To meet this need, interpreter training programmes in Europe tend to focus on training students in the A-C-C(-C) combination. This focus on “one active plus many passives” neglects the requirements of most other interpreting markets, where it is much more useful for interpreters to have two active languages (their mother tongue or A plus a “retour” language or B) so they can work back and forth between the two. Think back what I said earlier about most interpreting outside of Europe being in courts, hospitals, business meetings and the like, and you will see my point: these communicative contexts tend to involve only two languages. [Editor’s note: Heriot-Watt offers a retour stream in its postgraduate interpreting courses.]

As an interpreter with one A, four Cs and no B in sight, my third “aha!” moment came the day I heard that as many as 90% of all respondents to a global online survey of interpreters had reported working regularly into a B language (sorry, no link, as I can’t recall the source!). Living in my “Brussels bubble”, I had of course been aware that retour interpreting existed – in the European Institutions, it has become increasingly common since the 2004 wave of accession of new member states – and yet I had no idea that the vast majority of interpreters around the world worked into a B. This, again, is arguably not something that needs to be included on the curriculum of a training programme preparing students for A-C-C work, and yet it might have been useful to know that what we were learning was not what the wider world is doing.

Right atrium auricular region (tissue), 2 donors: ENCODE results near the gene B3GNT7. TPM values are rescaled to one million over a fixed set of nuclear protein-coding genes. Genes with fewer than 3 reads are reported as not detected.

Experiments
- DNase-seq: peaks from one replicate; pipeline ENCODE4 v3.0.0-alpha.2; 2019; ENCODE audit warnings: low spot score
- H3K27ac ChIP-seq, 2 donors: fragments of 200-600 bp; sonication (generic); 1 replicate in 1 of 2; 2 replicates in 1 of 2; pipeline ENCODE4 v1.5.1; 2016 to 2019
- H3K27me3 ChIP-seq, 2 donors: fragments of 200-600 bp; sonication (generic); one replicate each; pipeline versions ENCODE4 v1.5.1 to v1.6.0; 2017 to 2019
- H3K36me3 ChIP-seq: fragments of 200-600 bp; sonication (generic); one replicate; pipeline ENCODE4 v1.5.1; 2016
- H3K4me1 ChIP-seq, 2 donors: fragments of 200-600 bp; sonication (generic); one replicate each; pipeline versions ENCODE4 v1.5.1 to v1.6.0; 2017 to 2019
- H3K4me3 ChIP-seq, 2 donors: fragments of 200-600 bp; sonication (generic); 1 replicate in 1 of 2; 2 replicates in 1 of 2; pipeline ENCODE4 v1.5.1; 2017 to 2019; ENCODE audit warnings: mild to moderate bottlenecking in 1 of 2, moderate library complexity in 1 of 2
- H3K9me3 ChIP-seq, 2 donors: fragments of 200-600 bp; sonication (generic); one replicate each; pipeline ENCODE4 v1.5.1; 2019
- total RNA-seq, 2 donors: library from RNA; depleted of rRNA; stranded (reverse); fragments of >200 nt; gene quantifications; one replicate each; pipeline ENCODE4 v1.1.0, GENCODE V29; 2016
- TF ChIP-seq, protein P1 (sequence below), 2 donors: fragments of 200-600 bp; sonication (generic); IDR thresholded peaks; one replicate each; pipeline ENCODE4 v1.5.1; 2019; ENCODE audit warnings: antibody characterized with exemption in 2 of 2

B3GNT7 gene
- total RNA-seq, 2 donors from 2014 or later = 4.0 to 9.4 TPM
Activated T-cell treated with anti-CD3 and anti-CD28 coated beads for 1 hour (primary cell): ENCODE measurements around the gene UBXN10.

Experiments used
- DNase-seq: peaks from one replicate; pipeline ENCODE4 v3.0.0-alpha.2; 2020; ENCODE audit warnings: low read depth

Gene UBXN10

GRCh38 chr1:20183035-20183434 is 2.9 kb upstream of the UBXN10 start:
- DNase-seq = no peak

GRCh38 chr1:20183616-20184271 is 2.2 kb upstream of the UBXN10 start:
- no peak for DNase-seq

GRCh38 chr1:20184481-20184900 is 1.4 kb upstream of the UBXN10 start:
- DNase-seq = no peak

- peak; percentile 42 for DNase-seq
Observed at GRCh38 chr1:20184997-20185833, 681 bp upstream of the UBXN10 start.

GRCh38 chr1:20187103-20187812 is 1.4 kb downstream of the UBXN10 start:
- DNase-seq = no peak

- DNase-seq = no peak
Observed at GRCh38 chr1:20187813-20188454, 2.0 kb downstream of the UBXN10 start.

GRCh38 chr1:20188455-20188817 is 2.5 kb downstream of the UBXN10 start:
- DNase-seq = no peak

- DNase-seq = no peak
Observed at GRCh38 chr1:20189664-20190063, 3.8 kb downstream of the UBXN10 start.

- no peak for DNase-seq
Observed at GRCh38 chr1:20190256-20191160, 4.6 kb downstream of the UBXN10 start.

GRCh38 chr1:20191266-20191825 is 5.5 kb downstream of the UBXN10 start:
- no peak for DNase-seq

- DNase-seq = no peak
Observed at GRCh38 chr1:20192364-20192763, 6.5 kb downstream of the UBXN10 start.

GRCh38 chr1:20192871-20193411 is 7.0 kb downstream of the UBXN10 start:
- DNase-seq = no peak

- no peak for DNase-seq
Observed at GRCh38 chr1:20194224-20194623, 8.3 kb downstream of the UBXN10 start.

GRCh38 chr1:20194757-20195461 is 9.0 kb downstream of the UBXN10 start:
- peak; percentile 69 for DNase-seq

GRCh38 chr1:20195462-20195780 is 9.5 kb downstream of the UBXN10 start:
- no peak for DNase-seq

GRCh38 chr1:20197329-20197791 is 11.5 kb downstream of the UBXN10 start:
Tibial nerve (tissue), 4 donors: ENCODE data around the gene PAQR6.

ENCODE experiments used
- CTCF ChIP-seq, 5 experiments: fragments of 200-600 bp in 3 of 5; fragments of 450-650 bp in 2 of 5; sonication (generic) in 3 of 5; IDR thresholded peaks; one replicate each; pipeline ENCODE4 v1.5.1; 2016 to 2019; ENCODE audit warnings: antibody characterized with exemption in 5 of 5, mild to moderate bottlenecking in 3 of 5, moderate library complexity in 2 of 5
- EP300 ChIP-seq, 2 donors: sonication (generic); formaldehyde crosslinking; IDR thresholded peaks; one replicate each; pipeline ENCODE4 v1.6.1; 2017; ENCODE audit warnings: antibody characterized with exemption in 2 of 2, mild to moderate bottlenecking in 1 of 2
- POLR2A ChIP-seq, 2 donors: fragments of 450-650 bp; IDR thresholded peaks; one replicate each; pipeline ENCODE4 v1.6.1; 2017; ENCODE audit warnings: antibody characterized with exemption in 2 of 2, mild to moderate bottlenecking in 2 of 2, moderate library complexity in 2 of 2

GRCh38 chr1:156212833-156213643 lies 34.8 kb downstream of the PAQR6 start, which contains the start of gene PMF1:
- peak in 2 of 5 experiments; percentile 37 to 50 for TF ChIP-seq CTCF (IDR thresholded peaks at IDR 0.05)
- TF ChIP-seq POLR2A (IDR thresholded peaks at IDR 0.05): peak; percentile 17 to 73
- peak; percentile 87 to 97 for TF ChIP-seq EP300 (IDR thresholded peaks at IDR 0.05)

4 We could all use a magic ring. The fourth lesson I want to share is not directly related to interpreting, and yet it has proven to be an important life lesson for me that I think could help all interpreting students in one way or another. It serves me well both in those moments of freelancing desperation when it seems the phone will never ring again and when I am feeling on top of the world because of a new contact or job opportunity.